A Happy Detour

Boulder City’s best restaurants are worth going out of your way

Boulder City is all too often regarded as just that little town on the way to Hoover Dam, a gas-tank fill-up and little else for those in a hurry. Growing up in Las Vegas during the ’70s, I heard Boulder City referred to as “Mayberry” (do I have to explain the reference?), and that was good or bad depending on your perception. As I got older, my appreciation grew for the city’s playful insouciance to modern times. It’s refreshing that Boulder Bowl is a bowling alley that is not attached to a casino. I like the fact that I don’t hear the metronomic clanging of coins hitting the base of a video poker machine when I walk into a convenience store. Most of all, I enjoy a compact, walkable downtown area that has easy access to a cluster of excellent eateries and bars with an attractive variety. Is it a rhythm I would endure on a cycle of 24/7? I can’t answer that, but isn’t that what respites are for?

Evan’s Old Town Grille. From the delicate, old-town country store lettering on the door to the thoughtfully arranged photos of Hoover Dam and the city in its early stages, Evan’s doesn’t have to try hard for grace—it achieves it effortlessly with understated decor, quality entrées and prompt service. All the basics are covered: chicken, beef and seafood, with high points in each category. Whether it’s the heady savor of the chicken Sparta, sautéed with artichoke hearts and black olives; the fittingly lean but delicate cut of filet mignon; or the robustly flavored orange roughy in garlic and cilantro pesto with herbs that thankfully are not overdone, the supple, straightforward presentations earn Evan’s its good credentials. 1129 Arizona St., 294-0100.

Milo’s Cellar. There’s much to take in here: a nice sidewalk set-up; a clean, nicely lit restaurant; a well-stocked wine cellar; swift (almost nurturing) service and attention; and a handful of good things on the menu. You can get filled up on simple things like the portabella and spinach salad with asiago cheese, the Beef, Blue and Dews sandwich (even if I don’t care for garlic mayo Dijonaise, I don’t say no to fresh beef, blue cheese and peppadews on a hoagie), and the inspired Southwestern vegetarian sandwich with avocado, red peppers, sprouts, baby greens and provolone on ciabatta. I will never claim to be a wine connoisseur, but the inventory of various cabernets, merlots and chardonnays make for some solid pairings. If you still have room, close with the cheesecake with liqueur and peaches. If you crave good food and good wine with good company, and you don’t want to feel rushed, I’d start here. 538 Nevada Highway, 293-9540, MilosCellar.com.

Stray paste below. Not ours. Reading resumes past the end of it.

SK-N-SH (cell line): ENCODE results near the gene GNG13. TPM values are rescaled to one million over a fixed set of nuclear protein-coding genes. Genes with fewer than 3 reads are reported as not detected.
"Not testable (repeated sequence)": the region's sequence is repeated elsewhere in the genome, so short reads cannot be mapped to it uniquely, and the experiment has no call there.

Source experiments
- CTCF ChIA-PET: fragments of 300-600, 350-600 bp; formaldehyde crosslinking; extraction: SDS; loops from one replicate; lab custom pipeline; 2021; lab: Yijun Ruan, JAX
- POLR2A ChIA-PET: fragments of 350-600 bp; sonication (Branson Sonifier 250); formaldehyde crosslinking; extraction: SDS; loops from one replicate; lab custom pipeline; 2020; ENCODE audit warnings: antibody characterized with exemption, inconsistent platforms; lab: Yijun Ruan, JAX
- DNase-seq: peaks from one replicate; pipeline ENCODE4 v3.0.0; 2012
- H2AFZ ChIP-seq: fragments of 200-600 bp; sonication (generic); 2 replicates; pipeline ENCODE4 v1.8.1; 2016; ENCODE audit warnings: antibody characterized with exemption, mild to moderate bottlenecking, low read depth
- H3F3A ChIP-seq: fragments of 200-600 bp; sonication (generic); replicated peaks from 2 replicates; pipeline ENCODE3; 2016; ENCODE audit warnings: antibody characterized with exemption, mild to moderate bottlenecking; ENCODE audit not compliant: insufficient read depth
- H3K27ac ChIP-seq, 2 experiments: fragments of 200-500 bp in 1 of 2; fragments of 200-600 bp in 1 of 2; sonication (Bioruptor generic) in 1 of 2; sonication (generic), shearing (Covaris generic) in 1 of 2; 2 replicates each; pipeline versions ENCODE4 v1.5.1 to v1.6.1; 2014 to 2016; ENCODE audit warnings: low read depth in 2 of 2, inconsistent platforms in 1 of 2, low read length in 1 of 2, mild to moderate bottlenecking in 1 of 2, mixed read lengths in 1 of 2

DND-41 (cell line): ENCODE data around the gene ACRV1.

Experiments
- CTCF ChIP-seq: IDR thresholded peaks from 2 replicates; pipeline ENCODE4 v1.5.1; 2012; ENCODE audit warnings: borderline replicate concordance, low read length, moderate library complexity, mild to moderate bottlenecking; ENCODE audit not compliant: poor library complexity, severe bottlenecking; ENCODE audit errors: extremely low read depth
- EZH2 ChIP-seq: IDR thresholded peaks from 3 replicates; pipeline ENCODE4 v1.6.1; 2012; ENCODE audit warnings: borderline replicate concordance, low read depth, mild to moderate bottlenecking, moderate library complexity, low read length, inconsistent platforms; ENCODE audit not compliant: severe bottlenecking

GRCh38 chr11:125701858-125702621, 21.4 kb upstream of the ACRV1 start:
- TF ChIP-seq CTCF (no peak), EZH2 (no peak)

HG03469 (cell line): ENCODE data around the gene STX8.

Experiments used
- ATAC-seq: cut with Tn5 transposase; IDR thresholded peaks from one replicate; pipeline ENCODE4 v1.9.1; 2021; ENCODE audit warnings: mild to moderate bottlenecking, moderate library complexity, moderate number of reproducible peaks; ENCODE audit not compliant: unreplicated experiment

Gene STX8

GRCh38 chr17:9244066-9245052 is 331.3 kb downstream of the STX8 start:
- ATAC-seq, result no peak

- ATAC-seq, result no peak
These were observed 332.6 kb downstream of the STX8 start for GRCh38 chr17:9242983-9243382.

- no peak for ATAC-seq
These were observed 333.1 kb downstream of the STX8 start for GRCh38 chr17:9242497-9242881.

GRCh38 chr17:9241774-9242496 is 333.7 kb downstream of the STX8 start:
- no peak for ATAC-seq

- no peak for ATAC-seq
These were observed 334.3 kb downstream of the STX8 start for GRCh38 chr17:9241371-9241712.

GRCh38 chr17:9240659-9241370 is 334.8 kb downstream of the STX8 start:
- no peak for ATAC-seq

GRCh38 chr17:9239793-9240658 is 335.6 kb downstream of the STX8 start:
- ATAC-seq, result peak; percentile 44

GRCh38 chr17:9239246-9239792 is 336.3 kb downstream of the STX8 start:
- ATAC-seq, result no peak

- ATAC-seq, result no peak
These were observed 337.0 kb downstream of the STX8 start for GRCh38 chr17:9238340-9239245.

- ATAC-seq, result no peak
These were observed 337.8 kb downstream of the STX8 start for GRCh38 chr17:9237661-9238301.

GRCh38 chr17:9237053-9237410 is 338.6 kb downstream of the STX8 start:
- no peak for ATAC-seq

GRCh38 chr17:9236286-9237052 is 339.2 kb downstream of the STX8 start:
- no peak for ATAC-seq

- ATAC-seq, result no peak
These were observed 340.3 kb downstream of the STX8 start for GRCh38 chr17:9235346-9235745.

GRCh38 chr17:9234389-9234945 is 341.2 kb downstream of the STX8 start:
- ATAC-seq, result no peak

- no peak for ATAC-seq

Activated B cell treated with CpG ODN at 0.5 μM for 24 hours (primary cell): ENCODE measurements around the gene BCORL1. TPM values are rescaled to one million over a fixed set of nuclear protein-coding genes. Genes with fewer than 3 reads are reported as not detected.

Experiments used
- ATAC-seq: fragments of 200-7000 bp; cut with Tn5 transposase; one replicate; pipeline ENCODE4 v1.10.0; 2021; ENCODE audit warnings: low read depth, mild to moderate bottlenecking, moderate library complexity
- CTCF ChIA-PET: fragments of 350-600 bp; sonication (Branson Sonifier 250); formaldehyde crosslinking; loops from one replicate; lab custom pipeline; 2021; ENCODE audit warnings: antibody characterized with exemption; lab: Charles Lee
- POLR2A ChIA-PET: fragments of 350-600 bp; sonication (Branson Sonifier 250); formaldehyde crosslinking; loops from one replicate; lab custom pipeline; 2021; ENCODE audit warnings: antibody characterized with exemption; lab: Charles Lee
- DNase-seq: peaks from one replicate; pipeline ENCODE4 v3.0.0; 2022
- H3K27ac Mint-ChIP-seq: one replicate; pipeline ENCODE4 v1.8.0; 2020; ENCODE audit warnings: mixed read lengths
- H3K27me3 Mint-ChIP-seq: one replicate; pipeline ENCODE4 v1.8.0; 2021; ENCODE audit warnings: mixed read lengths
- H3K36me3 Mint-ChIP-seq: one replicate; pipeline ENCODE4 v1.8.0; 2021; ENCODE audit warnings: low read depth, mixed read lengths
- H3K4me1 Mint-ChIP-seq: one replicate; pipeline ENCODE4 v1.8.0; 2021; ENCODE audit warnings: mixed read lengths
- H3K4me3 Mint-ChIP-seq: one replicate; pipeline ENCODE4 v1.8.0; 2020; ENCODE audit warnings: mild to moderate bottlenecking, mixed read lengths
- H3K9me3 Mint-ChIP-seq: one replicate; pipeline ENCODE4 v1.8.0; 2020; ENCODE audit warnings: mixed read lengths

The Coffee Cup. The no-frills setting—like a diner from a low-budget ’70s indie flick—is a bit deceiving. The Coffee Cup’s artful breakfast platters have earned them strong lip service, glowing Yelp reviews and attention from the Food Network. Even the website (WorldFamousCoffeeCup.com) is not lacking in immodesty. Still, as a rule, if you have it, strut it. The press the pork chili verde omelet receives is well-deserved—succulent pork with an ornery green chili sauce, held under siege by mounds of cheddar cheese. It is stellar. Also jumping into the mix is the Pacific burrito (eggs, sausage, cheddar cheese, refried beans, sour cream and salsa fresca) and while that might not sound blindingly original, it’s fresh and heaping in portion. Don’t bypass the scrambled skillets, either, served with your choice of meats, cheese and hearty diced veggies within for just $8. I can never finish that one. 512 Nevada Highway, 294-0517.

Boulder Dam Brewing Company. This is a fine option for anyone who knows a thing or two about good beers. Favorites for so many visitors include the Powder Monkey Pilsner (I love the full flavor of malt) and the Black Canyon Stout, a burnishing combo of chocolate, black malt and roasted barley). Elsewhere, for starters, they are big into beer-battering everything worth noting in pub-grub-land: french fries, zucchini, onion rings and mushrooms. My personal favorite is the Coney Island, a hearty, one-third-pound dog in fancy dress, served on a giant sesame roll, drenched in chili with fresh onions and cheddar. The spacious outdoor patio setting only makes this one an easier call, and the live music 8 p.m. on Fridays and Saturdays makes it just that much harder to leave. 453 Nevada Highway, 243-2739, BoulderDamBrewing.com.

Star Burger. You can’t deny a place that writes its specials on a mini chalkboard. From there, work with the streamlined but boisterously effective menu. Starters include spicy pickles fried with jalapeno-laced beer batter (before judgment, have you tried it?) and some excellent burgers (the kids hand-press these patties with Dickensian workshop fervor!), notably the kielbasa with mushrooms and cheddar and the half-pound oger, the Kobe, which earns standout mentions. Oh, closing it with a rich, tall combo shake (I’m a raspberry and chocolate guy) for just $3 is a grand, self-rewarding gesture. 825 Nevada Highway, 293-0872.



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